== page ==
In these re-engagement emails, as Bath & Unwind did, you can show shoppers their points balance and the tier they’re in. By sending these ahead of the sales, brands can remind customers they have points, show them how to spend their points, and incentivize loyalty to the brand.
Source: Bath & Unwind’s points balance email
4) Charity and brand alignment
Today, one of the best ways to build customer loyalty is to connect on a human level.
Over the last few years, numerous brands have rushed to show shoppers (old and new) that they were aligned in more ways than one. For example, the ethical fashion brand Lucy & Yak sent emails educating shoppers all about their #YakSchoolRun initiative. They told customers that they wanted to, “do Black Friday differently”. Instead of slashing prices, the brand pledged to donate 10% of all BFCM sales to Fior Di Loto, a charity that helps young girls access a good education.
Source: Lucy and Yak’s Instagram account
Every brand will be able to approach this idea of brand alignment differently. All brands looking to build customer loyalty will find it easier to succeed if they have a coherent set of values that they consistently and visibly strive to uphold.
5) Shipping and returns benefits
There’s no denying that people love free shipping. And while you might not be able to offer this across the board, you can certainly implement this perk and use it to your advantage by offering it to specific customer segments – like your most loyal customers. One way to do this is to work your shipping benefits into your loyalty tiers so that when customers work their way through the tiers they earn the free or discounted shipping perk.
By offering free shipping to only your most loyal customers you’re continuing to build that positive emotional relationship, while also making it more desirable for other customers to carry out whatever actions are needed to move up a tier. In the example below from 100% Pure, once people reach the Revolutionist tier, they qualify for free expedited shipping. But to reach this tier, they need to have spent $750. Therefore, you are only rewarding your customers with the highest lifetime value.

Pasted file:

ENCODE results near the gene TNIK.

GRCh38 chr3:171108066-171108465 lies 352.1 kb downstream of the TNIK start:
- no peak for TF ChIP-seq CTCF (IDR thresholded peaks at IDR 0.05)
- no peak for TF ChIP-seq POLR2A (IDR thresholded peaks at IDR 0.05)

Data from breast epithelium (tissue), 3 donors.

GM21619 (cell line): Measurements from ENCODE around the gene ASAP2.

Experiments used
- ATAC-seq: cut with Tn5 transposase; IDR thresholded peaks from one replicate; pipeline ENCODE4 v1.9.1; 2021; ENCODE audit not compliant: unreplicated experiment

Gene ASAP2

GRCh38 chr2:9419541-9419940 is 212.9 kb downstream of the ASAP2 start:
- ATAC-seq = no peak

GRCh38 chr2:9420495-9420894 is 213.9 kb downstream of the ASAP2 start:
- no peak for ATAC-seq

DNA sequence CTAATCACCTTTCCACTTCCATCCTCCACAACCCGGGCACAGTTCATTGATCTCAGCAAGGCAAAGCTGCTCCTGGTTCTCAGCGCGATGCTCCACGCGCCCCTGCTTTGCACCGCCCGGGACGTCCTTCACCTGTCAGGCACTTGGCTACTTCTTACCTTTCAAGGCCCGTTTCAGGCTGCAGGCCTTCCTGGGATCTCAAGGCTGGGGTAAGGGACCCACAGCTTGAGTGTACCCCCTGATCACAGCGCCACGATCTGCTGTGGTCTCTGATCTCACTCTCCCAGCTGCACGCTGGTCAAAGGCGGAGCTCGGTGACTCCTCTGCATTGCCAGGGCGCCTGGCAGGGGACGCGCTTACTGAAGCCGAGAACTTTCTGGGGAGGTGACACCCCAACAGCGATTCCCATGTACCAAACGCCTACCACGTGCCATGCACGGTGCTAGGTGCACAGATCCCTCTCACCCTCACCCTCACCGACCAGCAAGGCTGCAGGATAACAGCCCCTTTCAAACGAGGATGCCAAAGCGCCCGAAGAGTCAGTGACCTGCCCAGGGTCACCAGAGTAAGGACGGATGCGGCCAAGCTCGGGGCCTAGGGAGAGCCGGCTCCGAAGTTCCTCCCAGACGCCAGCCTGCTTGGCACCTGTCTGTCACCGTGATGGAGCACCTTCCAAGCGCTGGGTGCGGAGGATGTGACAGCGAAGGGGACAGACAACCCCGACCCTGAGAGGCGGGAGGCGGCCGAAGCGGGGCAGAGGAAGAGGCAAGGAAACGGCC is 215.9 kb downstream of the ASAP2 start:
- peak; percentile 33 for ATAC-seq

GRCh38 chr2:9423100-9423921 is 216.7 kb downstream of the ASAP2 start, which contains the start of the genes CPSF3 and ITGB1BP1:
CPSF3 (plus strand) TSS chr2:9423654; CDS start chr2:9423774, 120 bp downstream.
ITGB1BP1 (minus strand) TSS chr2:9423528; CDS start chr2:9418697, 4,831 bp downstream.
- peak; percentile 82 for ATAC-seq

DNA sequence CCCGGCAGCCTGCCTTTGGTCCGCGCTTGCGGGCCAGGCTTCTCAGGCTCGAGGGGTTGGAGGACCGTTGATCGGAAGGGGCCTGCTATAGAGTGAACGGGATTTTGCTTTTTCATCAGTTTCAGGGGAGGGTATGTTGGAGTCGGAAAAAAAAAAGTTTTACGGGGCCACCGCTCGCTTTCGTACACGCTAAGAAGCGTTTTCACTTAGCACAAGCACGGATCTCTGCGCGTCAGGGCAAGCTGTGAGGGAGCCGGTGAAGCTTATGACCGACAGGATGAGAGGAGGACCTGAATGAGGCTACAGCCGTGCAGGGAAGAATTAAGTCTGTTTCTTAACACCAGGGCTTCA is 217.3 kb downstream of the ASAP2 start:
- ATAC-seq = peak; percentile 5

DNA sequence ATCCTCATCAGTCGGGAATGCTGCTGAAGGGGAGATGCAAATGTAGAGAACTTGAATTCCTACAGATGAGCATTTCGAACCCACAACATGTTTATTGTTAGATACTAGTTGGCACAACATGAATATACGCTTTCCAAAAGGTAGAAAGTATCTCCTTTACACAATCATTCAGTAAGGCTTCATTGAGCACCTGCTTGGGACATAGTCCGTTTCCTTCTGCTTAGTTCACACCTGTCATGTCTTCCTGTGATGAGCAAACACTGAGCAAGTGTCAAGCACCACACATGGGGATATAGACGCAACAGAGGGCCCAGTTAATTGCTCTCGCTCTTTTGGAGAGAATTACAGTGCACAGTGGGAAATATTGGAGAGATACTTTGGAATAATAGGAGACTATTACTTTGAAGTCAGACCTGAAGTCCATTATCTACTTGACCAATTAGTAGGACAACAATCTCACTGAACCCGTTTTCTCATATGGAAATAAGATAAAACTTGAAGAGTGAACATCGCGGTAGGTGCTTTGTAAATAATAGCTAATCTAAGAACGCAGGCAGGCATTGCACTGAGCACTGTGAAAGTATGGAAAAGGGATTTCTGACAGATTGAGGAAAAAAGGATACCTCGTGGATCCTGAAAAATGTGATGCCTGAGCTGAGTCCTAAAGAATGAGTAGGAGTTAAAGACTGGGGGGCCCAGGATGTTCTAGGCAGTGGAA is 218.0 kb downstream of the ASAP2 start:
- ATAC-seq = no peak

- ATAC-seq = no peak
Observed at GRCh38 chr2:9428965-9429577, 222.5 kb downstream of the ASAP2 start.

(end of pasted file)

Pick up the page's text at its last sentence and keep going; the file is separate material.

Source: 100% Pure
Brands can also take a personalized approach to returns by offering a variety of refund options based on the CLTV of their shoppers. Like the previous example, you can offer your most loyal, repeat customers a VIP returns experience (such as free return pick ups), while your one-off shoppers get the most basic return option. Again, you can use your loyalty program tiers to reward your top tier members with the best returns options, encouraging your smaller spenders to carry out the actions needed to reach this level.
Alternatively, you could think of innovative and engaging ways to help your customers get rid of unwanted items themselves without returning them at all. LuluLemon, for example, encourages their customers to trade in their old sports clothes to a local store so that they can be spruced up and sold on to someone else. In return for doing this, the customer then receives credit to spend in store. It’s a win-win for everyone, as brand loyalty grows when shoppers cash in on items they don’t want (a very unique perk), and LuluLemon benefits from increased customer retention on top of the original sale!
Source: Lululemon website
Focus on retention over acquisition
External and economic factors have made it more important than ever to invest in customer loyalty. Although the eCommerce space is facing some challenges right now, there is a huge opportunity to build loyalty amongst your new and existing customers. Brands are succeeding by cultivating a sense of exclusivity, offering enticing rewards, proactively sending re-engagement emails, and displaying their values in the actions they take.
Use the tactics listed above to get the most from your holiday shoppers and newly acquired customers. This will help you drive success long after the holidays have ended.
Use our Customer retention scoresheet to find any gaps in your retention strategy.